Skeleton Flowers Are The Stunning, Totally Unique Addition Your Garden Is Missing

Skeleton Flowers Are The Stunning, Totally Unique Addition Your Garden Is Missing

Skeleton Flowers Are The Stunning, Totally Unique Addition Your Garden Is Missing


If you’re looking for a unique ground cover, planting skeleton flowers is one surefire way to achieve that goal. Its scientific name is Diphylleia grayi, and it’s also sometimes called the umbrella plant for its large, umbrella-shaped leaves. What makes the skeleton flower so special? When it rains, something magical occurs. Its soft, lacy white petals become translucent. The veins in the petals are all that show, and they resemble cracks in a shattered piece of sparkling glass.

The transformation is truly stunning and, as you can imagine, quite the center of attention! It happens because the plant has a loose cell structure in the petals of its flowers, so when it rains, the rainwater fills the cells, turning them transparent. When they dry, the white color returns to fill the petals. Another aesthetic wonder of the plant happens when the delicate white flowers fall away in summer and are replaced with beautiful, striking blue berries on bright red stalks before dying back in the winter.

Growing conditions and where to find them

Skeleton flowers in bloom

sarin nana/Shutterstock

The skeleton flower is native to only three locations in the world: wooded, mountainous regions in China and Japan and the Appalachian Mountains in the United States. But if you live in USDA hardiness zones 4a to 9b, they’re definitely a viable option to consider. Keep in mind that these hauntingly ethereal beauties can be difficult to grow except under specific conditions.

Skeleton flowers grow best in shaded, wooded areas that get a lot of rain and no direct sunlight. They need sandy, loamy soil and mostly full shade to thrive. The soil pH requirement is between 4.5 to 7.0. Skeleton flowers typically grow to about 15.75 inches in height and approximately 3 feet across in width. They grow quite slowly, but once a colony is established, they should live a long time.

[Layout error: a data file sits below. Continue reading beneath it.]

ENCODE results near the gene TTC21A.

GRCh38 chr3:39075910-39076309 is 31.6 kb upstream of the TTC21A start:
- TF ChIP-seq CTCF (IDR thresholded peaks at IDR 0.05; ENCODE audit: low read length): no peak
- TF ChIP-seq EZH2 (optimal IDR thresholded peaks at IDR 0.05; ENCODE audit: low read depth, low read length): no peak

These flowers are also very rare and hard to find, and growing from seed is a challenge, to say the least. It could take a full year before you get a healthy candidate, and seeds rarely germinate. Your best bet is to check with specialty nurseries for established plants, but you might have to special order them or wait for the next shipment since they sell out fast.

Propagating the skeleton flower

Separating rhizomes into clumps

Tatiana Foxy/Shutterstock

Once established, the best way to propagate the skeleton flower is by dividing the rhizomes, which grow underground like bulbs. Every two or three years, dig up the entire root system in early spring. It will be like a big clump, and you’ll need a sharp knife to perform some minor surgery. Separate the clump into sections with a little piece of the root crown in each one. If you’re trying to start a new colony, replant the sections you divided up fairly close together and just barely cover the crown with soil.

Although it may take a few years for the skeleton flower to mature and establish a colony, they are extremely rewarding with their exquisite fragility. Unfortunately, they cannot be grown as a traditional houseplant due to the fact that they need a period of cold-induced dormancy in order to flower. But planting a colony of skeleton flowers in your garden will make your house the star of the neighborhood — especially when it rains! 

✿ Read More About Flowers.

Dr Heidi Parkes

By Dr Heidi Parkes

Senior Information Extension Officer QLD Dept of Agriculture & Fisheries.